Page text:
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Formerly rich Mr. Drake is broke...with his household staff's wages seven months in arrears. Conniving valet Mike O'Brien hatches a scheme to pass off scullery maid Millie as Drake's debutante daughter and net a rich husband for the benefit of all. But all kinds of complications, romantic and otherwise, intervene...Written by
Rod Crawford <firstname.lastname@example.org>
First film for Frank Sinatra under a new seven-year contract at RKO that obligated him to make two pictures per year. However, he would only make one more film for the studio, Step Lively (1944) before moving to MGM. See more »
During the song "when it comes to love you're on your own" (c.62 minutes) the doorways have no panes of glass in them on the lower rows, as the house staff join in the song. See more »
As a lover of all kinds of music spanning many era's, I can safely say that Frank Sinatra is far and away my personal favourite and arguably the best male vocalist of all time.
When Higher and Higher was made back in 1944, Sinatra was still working on his craft. He had a typical 1940's Big Band voice, no different really from the likes of Ray Ebberly, Johnny Desmond or Dick Haymes but he was better in many ways. He had yet to develop his own distinctive sound which would become instantly recognisable and would eventually make him the singing sensation of the 20th century.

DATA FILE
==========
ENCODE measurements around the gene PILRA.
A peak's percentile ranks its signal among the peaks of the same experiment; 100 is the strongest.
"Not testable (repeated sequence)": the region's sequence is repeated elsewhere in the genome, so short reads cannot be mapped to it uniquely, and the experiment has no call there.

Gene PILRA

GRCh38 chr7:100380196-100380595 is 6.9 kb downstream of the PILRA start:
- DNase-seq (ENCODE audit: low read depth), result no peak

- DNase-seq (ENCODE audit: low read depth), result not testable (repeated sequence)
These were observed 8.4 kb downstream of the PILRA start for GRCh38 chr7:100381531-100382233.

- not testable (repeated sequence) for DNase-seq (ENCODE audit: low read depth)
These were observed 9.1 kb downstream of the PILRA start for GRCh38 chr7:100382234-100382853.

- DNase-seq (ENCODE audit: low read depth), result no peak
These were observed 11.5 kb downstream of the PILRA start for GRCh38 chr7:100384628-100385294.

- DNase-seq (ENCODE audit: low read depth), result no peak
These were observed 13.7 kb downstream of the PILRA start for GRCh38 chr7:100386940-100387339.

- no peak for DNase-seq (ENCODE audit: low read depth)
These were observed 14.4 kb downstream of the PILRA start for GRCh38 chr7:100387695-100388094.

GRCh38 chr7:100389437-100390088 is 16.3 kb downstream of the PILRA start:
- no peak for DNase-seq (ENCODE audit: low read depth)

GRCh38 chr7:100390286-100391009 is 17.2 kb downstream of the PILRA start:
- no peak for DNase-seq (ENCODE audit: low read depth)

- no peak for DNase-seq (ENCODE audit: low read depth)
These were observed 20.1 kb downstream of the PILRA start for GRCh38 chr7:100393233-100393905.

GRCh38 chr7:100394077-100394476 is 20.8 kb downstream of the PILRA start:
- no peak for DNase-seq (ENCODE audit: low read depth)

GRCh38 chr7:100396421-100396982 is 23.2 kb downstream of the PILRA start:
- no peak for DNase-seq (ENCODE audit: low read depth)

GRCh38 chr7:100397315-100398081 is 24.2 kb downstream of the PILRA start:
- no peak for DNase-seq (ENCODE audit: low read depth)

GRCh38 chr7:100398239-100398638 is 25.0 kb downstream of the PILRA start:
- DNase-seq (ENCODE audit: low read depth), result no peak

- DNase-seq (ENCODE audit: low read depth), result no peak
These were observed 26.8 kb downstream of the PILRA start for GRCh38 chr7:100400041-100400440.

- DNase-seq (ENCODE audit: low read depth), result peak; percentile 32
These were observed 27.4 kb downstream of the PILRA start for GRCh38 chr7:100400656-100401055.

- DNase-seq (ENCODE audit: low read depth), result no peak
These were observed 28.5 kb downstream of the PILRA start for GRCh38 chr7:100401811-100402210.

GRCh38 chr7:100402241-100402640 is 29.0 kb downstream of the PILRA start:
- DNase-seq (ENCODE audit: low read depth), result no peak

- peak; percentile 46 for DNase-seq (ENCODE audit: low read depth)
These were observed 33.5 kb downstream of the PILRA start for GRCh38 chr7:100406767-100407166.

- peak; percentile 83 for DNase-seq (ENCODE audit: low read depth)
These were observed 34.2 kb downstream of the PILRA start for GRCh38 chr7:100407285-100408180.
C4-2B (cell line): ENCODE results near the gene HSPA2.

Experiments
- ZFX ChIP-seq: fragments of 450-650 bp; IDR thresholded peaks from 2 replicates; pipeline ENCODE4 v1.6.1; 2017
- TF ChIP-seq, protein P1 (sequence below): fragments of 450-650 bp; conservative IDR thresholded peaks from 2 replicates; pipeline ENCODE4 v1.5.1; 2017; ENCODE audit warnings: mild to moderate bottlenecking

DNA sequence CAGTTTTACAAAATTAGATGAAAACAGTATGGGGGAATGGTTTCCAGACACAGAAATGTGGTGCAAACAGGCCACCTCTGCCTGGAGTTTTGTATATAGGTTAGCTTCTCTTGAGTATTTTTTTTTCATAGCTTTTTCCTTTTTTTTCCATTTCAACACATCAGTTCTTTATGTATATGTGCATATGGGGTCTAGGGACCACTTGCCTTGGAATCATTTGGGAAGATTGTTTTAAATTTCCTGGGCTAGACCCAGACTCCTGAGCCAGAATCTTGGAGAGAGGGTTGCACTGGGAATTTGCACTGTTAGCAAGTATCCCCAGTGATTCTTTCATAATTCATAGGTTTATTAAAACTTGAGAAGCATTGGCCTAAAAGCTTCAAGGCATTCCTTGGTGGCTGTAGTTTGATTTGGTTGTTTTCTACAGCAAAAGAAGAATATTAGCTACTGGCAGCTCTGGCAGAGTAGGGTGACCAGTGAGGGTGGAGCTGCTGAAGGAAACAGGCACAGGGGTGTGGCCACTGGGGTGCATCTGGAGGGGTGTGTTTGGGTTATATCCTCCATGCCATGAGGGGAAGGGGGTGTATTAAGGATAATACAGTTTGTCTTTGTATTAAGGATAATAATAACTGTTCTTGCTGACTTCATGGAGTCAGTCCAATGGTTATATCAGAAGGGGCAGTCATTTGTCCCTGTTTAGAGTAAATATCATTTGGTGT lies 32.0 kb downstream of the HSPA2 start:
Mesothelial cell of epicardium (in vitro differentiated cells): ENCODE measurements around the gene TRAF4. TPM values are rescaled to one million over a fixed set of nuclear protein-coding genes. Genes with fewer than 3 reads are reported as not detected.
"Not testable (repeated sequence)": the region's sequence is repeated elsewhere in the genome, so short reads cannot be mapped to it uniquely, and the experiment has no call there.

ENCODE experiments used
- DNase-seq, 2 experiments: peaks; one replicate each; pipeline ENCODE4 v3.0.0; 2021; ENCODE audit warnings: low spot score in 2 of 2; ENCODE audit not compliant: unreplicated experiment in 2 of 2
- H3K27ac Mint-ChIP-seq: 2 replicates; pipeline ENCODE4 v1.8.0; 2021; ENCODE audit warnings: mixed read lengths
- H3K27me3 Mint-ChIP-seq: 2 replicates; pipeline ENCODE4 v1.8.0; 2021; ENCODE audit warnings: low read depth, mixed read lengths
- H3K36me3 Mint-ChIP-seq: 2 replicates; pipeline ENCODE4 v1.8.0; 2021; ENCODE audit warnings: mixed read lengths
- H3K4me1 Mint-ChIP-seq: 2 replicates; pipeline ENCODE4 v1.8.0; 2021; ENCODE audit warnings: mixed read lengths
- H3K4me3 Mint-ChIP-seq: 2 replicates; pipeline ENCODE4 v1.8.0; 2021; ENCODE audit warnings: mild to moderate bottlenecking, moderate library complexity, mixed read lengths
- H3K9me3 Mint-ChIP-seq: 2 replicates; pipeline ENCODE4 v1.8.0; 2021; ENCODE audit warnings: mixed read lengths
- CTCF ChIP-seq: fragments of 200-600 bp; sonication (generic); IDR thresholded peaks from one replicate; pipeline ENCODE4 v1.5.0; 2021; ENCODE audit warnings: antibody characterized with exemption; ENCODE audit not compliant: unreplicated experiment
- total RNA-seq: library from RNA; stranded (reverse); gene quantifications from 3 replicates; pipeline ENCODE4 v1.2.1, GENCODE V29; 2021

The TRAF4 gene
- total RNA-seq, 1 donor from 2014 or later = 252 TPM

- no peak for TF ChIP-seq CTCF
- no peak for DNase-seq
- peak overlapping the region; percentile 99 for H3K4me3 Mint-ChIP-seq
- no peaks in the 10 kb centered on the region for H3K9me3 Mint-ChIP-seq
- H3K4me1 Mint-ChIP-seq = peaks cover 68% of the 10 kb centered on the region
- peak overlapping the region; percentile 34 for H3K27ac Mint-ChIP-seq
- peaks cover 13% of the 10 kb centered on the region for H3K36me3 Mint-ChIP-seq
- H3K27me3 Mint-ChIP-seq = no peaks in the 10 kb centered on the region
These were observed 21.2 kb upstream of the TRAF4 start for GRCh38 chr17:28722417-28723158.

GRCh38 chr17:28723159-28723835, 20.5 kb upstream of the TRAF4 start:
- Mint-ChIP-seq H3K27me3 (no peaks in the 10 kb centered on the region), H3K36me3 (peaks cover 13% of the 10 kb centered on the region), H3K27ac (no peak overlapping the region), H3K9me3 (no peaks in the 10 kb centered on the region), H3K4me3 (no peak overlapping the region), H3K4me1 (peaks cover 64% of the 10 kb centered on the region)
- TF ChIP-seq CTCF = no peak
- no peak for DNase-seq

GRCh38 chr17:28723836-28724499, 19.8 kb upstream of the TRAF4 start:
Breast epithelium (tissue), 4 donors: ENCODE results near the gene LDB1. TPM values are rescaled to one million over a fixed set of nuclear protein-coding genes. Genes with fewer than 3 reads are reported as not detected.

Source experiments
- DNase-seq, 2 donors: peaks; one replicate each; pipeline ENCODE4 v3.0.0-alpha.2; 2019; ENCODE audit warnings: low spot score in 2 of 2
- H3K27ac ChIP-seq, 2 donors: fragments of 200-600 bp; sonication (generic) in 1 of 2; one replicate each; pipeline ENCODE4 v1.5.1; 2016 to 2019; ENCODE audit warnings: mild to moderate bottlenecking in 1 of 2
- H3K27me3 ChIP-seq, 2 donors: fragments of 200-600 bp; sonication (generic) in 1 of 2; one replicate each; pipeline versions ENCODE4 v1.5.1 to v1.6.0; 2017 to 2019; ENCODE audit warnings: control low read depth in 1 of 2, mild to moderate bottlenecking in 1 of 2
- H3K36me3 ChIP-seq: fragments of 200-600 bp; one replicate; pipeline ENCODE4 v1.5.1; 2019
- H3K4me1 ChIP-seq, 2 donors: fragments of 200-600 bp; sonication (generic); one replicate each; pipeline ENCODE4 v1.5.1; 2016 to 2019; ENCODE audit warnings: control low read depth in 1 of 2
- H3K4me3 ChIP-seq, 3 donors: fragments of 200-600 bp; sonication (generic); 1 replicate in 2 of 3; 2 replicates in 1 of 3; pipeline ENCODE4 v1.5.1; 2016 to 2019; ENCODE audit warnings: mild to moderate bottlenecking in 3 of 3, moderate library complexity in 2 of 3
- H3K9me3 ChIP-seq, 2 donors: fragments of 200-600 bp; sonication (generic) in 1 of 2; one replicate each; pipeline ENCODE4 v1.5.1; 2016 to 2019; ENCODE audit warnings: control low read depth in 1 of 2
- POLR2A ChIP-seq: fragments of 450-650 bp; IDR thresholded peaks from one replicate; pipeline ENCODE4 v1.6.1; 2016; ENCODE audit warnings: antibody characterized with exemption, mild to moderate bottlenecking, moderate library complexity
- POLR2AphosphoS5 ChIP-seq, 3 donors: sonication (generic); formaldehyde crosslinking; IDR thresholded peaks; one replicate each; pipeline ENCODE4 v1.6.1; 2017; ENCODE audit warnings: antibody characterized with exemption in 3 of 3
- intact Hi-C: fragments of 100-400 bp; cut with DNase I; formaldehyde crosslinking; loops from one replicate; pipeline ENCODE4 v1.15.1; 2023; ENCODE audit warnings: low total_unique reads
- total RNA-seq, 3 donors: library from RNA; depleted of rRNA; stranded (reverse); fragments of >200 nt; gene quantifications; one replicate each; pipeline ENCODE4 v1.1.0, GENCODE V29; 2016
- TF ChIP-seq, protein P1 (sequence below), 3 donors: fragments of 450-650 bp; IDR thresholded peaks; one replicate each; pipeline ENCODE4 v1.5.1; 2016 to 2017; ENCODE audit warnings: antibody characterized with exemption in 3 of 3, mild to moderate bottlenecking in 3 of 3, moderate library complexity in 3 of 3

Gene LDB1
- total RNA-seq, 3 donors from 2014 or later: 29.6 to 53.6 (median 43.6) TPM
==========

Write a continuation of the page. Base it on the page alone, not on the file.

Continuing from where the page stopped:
Yet in this largely forgettable romantic comedy, the tools are there and you are starting to see the true craftsman at work.
Sinatra played himself, which I thought was a mistake as the love stories would have worked better if he was in character and completely detached from his true self. At the time Frank was happily married to his first wife and was already the father of two, yet the script announces his engagement to the lovely Barbara Hale (of Perry Mason fame.) Obviously RKO thought very little of unimportant crimes such as bigamy.
Despite these flagrant liberties taken with Frank's personal life, the film is redeemed as he is given perfect chance to prove to us just why he was the most popular singer of the war years with powerful ballads like, 'I Couldn't Sleep a Wink Last Night,' and, 'A Lovely Way to Spend an Evening.'
What was a double treat for me was that another one of my all time favourite singers also featured in the cast. Mel Torme was an excellent artist but, 'The Man with the Velvet Voice' was not really given much opportunity in this vehicle to show us what a great singer he really was.
However despite the great songs expertly executed by the man himself, and excellent performances by the entire cast, nothing seems to rescue this film from drab dullness.
I think it's main failing was a rather weak and transparent plot, but hell..... if it past a dreary hour or so and took your mind off the horrors and reality of the war, then it had done what it had set out to do.
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